SDSU wanted to hire someone with years of experience and a unique perspective on diversity in academics. Jaime Nolan-Andrino fit this description.
As the chief diversity officer, Nolan-Andrino is responsible for a complex list of functions, the most important being to provide leadership. That leadership will extend to almost every department in order to promote SDSU’s diversity goals.
Nolan-Andrino was hired in July to fill the position, replacing Interim Officer Tim Nichols. She has spent 18 years working to build inclusive communities all over the country. Before coming to SDSU she worked at the University of Minnesota, Colgate University in New York and most recently the University of Massachusetts in Lowell, Mass. She has not yet created a comprehensive plan to deal with diversity issues at SDSU. “What’s really important for me right now is to listen,” she said. “The worst thing I could do is to walk on campus and say, ‘Here’s a vision,’ and then try to impose it.”
She said there is a spirit of willingness at SDSU to include people of all backgrounds. Her definition of diversity goes beyond race and ethnicity. For her, diversity is about identity.
“I think what’s really important is to really grapple with what diversity means at SDSU, and I think it comes down to building inclusive community,” she said.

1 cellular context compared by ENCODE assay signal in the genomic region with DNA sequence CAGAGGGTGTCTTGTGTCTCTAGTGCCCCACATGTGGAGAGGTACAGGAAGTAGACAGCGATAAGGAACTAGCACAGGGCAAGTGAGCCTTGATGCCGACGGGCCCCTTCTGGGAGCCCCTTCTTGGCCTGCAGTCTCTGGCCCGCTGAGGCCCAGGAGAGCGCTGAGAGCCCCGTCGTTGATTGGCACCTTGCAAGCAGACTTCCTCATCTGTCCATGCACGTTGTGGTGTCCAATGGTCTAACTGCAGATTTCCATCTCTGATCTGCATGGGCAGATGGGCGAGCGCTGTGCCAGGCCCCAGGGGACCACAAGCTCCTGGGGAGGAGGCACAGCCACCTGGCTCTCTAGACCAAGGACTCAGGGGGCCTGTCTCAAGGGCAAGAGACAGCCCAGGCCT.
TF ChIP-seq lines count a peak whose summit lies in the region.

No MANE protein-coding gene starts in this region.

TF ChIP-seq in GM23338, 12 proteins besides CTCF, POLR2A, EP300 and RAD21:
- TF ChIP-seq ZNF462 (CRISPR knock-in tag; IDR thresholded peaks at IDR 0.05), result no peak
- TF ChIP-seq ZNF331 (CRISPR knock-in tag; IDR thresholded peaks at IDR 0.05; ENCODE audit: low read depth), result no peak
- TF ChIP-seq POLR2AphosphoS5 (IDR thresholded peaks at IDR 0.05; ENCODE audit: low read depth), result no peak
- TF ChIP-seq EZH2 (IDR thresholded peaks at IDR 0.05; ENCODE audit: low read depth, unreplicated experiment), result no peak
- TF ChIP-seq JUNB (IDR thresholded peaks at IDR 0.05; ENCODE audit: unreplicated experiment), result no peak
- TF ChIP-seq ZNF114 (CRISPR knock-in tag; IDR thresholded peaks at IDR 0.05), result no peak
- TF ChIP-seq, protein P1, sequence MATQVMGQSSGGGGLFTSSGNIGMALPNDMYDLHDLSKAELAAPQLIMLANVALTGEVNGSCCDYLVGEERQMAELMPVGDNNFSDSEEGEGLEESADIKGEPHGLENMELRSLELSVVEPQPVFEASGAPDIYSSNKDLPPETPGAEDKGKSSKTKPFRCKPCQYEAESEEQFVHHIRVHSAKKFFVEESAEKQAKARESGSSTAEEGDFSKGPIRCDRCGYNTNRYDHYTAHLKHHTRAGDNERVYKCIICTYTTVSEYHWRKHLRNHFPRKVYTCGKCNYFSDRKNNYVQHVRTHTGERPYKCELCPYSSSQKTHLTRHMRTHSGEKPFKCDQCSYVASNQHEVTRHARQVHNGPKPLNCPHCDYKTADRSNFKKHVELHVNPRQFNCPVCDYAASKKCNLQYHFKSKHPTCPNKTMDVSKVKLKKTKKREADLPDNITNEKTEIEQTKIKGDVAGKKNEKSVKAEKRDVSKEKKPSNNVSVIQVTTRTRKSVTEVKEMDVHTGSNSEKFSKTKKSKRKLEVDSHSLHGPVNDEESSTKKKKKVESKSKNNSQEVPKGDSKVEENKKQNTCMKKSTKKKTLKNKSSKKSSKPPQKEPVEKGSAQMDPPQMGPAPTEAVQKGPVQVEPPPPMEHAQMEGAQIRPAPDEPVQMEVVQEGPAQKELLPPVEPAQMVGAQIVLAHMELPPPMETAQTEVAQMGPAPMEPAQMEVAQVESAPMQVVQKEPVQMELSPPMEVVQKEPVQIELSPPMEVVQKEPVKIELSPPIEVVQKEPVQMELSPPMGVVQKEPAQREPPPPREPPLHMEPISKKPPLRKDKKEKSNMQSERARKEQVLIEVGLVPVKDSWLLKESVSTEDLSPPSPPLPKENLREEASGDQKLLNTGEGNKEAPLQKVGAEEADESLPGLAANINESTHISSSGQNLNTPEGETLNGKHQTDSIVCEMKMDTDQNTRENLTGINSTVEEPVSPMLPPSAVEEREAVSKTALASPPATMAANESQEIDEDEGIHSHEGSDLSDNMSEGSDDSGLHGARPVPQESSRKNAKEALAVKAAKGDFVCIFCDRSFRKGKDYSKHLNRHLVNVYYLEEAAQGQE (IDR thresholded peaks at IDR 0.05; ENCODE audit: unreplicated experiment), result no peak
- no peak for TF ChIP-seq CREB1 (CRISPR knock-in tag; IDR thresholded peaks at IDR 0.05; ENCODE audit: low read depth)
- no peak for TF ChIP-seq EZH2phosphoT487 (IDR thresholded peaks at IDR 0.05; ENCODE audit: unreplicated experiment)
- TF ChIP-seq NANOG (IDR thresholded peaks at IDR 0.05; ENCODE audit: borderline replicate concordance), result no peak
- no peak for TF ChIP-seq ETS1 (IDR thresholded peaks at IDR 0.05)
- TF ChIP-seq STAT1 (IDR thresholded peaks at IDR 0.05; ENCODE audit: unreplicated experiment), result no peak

One of Nolan-Andrino’s past successes was a program she started at Colgate University in Hamilton, N.Y. This program, called Breaking Bread, brought student organizations that would not normally interact together to share a meal. The students planned the menu, purchased ingredients, cooked and ate the meal together.
“I had student groups working together that you might not think would … like the Latin American Student Association and the Students For Environmental Action. Just partnerships that you wouldn’t really imagine, and they did some great things on campus,” she said. The effect of recent budget cuts on how Nolan-Andrino will go about accomplishing her mission may actually be positive. She said that the lack of money will cause her to work more closely with others to achieve diversity goals, by helping people to find common goals.
“What the current situation is asking all of us to do is to work together more collaboratively, so that we can share resources in order to get things done, and maybe get things done in a way that can be more impactful,” she said.